The country has recently faced a number of storms, both geographic and political. Texas and Florida were both hit with significant hurricanes while President Donald Trump struck up a deal to raise the debt ceiling, causing concern among some.
This week marks the one-year anniversary of Politics & Polls! In this episode, Professors Julian Zelizer and Sam Wang reflect on everything that’s transpired over the past year from the presidential campaign to President Donald Trump’s election.
America’s experienced a blitz of political twists and turns in the past few months, which may cloak some of the deep-rooted challenges still facing the nation. Still looming large in the background are issues related to the political process — like democracy, gerrymandering, voting laws and federalism.
One of the ongoing challenges in American politics is appealing to younger demographics - not simply through elections and voter turn-out but engaging young people with the political process.
Race remains a potent political force in America, as evidenced by the 2016 presidential election. Despite the progress that’s been made, race continues to infiltrate many areas of public policy from health care to education to employment.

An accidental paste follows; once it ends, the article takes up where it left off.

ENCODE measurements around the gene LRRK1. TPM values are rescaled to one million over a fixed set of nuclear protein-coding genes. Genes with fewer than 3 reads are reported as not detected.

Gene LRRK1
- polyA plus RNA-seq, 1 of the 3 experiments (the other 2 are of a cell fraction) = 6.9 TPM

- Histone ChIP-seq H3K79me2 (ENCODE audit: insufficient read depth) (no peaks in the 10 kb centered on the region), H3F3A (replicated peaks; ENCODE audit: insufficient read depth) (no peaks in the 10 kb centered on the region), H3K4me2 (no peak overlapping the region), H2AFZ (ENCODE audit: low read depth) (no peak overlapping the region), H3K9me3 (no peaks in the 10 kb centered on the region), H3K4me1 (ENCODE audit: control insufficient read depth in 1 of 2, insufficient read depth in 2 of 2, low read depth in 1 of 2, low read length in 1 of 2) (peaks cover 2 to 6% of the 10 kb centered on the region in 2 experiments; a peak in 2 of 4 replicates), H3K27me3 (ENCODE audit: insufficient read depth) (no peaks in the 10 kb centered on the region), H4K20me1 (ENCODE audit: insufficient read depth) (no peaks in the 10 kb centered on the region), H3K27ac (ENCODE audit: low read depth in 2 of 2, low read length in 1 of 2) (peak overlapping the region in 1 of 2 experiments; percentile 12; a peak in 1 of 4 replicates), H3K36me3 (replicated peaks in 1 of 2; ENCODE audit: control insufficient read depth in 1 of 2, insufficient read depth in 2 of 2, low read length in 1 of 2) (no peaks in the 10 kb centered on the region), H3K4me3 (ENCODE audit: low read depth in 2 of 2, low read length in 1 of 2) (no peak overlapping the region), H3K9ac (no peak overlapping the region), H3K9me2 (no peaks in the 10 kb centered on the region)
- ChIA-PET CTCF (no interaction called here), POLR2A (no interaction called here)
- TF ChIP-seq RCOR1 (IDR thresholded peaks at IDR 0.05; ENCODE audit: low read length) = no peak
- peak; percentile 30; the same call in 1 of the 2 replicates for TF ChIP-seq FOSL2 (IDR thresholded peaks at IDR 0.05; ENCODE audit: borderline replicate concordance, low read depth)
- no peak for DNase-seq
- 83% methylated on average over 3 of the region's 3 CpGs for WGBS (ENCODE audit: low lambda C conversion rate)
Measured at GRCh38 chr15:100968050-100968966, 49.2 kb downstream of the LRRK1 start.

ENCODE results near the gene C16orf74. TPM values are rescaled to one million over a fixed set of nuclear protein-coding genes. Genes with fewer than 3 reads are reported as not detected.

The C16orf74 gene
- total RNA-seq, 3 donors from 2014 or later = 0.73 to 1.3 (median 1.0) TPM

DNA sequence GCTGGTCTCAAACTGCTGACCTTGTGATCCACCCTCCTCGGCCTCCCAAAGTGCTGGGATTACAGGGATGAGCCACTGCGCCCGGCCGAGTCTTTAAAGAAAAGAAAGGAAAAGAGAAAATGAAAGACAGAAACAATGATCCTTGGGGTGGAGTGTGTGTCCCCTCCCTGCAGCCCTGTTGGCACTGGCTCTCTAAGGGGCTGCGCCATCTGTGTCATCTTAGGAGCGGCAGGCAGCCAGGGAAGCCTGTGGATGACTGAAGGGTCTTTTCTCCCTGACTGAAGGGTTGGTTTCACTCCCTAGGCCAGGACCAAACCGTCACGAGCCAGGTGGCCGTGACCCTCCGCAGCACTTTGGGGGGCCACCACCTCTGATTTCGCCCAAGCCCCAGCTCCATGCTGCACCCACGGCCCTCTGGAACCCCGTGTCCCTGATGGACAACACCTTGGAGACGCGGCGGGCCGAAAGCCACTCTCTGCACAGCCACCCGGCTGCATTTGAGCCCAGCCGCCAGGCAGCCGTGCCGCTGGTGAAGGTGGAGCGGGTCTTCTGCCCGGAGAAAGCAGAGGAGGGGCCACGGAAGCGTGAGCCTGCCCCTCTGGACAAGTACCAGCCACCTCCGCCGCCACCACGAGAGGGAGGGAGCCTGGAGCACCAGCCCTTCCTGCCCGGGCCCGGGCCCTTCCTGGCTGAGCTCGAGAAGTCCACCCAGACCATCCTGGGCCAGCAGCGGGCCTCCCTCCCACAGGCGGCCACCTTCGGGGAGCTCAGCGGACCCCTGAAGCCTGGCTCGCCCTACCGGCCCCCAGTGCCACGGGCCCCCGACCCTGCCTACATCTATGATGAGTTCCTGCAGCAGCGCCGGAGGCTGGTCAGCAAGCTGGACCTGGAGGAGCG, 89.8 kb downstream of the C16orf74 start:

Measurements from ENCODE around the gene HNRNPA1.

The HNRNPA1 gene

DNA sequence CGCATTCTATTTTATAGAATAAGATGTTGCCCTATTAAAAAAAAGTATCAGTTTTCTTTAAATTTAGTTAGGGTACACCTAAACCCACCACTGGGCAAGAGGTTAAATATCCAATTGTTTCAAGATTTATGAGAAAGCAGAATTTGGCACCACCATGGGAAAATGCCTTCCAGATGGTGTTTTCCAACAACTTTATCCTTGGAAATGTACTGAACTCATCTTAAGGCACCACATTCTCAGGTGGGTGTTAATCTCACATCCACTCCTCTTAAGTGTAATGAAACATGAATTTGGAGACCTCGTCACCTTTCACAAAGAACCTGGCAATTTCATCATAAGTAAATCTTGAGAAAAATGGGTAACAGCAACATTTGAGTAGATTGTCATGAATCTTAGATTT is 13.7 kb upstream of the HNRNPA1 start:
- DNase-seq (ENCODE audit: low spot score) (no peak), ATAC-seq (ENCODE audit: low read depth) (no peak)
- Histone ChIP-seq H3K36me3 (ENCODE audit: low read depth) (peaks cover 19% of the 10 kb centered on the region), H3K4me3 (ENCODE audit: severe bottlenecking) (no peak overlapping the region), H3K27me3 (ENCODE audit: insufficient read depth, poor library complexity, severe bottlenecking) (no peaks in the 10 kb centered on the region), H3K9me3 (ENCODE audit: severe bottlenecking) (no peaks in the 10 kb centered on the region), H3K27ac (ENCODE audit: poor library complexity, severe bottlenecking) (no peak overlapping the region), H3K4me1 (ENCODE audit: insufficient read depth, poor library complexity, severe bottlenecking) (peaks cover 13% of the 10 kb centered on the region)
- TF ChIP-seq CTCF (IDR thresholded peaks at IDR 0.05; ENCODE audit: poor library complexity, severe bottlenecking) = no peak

President Donald Trump’s attacks on the media persist while journalists continue to grapple with how to cover such a tumultuous presidency. Amidst the clamor, new voices in journalism have risen to the top, positioning themselves as political power players in a media-saturated world.
Washington has been hit with a trifecta of catastrophic events in the past week.
More than 100 insider sources helped journalists Jonathan Allen and Amie Parnes lift the veil on Hillary Clinton’s campaign and the many avoidable missteps that turned a winnable election into a stunning defeat.
The first 100 days of Trump’s presidency have been a whirlwind of victories and setbacks, leaving Americans with mixed opinions about President Trump and how the next four years could unfold.
In their first round of voting, French citizens advanced Marine Le Pen and Emmanuel Macron — two candidates outside of the traditional left-right party structure — through to the May 7 presidential run-off.